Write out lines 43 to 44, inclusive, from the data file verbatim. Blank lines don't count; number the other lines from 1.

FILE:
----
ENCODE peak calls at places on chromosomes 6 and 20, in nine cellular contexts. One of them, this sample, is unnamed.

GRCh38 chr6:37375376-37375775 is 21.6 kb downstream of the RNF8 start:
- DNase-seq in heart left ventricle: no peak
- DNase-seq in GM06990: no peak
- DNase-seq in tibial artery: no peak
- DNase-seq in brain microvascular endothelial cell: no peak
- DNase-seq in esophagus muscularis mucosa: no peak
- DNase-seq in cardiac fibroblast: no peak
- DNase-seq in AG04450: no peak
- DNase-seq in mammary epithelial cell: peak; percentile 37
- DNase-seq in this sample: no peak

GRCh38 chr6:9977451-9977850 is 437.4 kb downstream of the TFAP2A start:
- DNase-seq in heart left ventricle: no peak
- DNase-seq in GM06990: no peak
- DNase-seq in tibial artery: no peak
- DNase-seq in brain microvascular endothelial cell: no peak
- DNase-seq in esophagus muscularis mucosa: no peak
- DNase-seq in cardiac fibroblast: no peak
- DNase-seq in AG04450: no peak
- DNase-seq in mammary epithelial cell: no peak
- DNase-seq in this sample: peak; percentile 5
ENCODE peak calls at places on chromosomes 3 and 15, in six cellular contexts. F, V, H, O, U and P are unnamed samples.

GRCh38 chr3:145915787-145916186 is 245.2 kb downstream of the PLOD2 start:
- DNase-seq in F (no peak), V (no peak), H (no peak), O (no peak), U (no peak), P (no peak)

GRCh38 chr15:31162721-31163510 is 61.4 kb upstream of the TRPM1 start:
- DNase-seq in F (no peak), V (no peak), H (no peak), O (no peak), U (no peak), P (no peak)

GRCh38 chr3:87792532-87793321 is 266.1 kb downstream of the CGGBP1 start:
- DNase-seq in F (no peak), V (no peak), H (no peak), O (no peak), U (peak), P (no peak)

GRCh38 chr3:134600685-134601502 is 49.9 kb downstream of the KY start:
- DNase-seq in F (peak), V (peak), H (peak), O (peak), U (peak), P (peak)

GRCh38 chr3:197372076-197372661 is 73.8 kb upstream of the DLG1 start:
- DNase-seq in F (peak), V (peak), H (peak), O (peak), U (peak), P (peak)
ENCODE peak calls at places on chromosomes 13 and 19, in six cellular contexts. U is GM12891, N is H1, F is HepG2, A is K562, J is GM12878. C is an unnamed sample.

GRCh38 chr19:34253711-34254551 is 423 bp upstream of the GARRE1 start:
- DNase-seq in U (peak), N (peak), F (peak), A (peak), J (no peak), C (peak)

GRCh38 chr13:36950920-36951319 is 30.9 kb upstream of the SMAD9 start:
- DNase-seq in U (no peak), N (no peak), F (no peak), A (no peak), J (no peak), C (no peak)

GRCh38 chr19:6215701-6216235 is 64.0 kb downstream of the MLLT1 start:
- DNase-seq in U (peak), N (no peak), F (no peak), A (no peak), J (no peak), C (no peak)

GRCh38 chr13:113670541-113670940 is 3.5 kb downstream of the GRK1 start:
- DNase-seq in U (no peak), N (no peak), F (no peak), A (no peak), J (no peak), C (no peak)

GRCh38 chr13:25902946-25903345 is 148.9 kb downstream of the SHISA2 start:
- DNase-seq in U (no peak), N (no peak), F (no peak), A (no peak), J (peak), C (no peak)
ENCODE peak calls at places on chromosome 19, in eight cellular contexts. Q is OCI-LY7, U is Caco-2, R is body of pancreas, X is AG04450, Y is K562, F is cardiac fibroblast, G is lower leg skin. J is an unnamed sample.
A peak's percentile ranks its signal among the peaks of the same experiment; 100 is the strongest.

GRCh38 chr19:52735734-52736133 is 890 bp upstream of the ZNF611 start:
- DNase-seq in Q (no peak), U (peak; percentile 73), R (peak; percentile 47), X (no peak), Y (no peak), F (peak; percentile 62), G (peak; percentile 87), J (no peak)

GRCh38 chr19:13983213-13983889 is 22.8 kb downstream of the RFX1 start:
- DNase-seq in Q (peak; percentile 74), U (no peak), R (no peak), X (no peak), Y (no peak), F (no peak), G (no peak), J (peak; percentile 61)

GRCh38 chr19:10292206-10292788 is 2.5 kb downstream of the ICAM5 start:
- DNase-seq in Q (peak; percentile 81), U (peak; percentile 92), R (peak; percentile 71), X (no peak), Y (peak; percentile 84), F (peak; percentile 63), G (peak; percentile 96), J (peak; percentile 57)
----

- DNase-seq in U (no peak), N (no peak), F (no peak), A (no peak), J (peak), C (no peak)
ENCODE peak calls at places on chromosome 19, in eight cellular contexts. Q is OCI-LY7, U is Caco-2, R is body of pancreas, X is AG04450, Y is K562, F is cardiac fibroblast, G is lower leg skin. J is an unnamed sample.